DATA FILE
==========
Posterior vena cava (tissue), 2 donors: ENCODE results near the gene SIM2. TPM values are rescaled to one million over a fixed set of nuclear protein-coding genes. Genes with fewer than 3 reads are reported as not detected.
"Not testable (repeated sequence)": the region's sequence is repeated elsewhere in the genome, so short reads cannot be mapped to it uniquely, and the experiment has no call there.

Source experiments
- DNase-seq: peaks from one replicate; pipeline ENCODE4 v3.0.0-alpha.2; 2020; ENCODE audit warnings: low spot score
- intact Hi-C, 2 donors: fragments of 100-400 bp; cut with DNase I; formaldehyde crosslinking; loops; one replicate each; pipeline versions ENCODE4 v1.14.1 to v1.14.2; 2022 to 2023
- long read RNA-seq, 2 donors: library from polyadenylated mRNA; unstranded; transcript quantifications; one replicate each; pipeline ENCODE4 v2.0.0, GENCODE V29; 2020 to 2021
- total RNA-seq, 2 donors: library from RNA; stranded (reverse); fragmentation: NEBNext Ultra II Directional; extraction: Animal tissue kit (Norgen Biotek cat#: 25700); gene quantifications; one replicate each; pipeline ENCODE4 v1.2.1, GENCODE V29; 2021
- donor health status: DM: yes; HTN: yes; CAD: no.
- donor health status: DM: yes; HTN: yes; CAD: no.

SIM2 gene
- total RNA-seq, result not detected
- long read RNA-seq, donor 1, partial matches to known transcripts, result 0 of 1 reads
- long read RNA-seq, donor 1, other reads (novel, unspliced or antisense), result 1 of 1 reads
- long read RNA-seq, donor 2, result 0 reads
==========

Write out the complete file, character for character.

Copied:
Posterior vena cava (tissue), 2 donors: ENCODE results near the gene SIM2. TPM values are rescaled to one million over a fixed set of nuclear protein-coding genes. Genes with fewer than 3 reads are reported as not detected.
"Not testable (repeated sequence)": the region's sequence is repeated elsewhere in the genome, so short reads cannot be mapped to it uniquely, and the experiment has no call there.

Source experiments
- DNase-seq: peaks from one replicate; pipeline ENCODE4 v3.0.0-alpha.2; 2020; ENCODE audit warnings: low spot score
- intact Hi-C, 2 donors: fragments of 100-400 bp; cut with DNase I; formaldehyde crosslinking; loops; one replicate each; pipeline versions ENCODE4 v1.14.1 to v1.14.2; 2022 to 2023
- long read RNA-seq, 2 donors: library from polyadenylated mRNA; unstranded; transcript quantifications; one replicate each; pipeline ENCODE4 v2.0.0, GENCODE V29; 2020 to 2021
- total RNA-seq, 2 donors: library from RNA; stranded (reverse); fragmentation: NEBNext Ultra II Directional; extraction: Animal tissue kit (Norgen Biotek cat#: 25700); gene quantifications; one replicate each; pipeline ENCODE4 v1.2.1, GENCODE V29; 2021
- donor health status: DM: yes; HTN: yes; CAD: no.
- donor health status: DM: yes; HTN: yes; CAD: no.

SIM2 gene
- total RNA-seq, result not detected
- long read RNA-seq, donor 1, partial matches to known transcripts, result 0 of 1 reads
- long read RNA-seq, donor 1, other reads (novel, unspliced or antisense), result 1 of 1 reads
- long read RNA-seq, donor 2, result 0 reads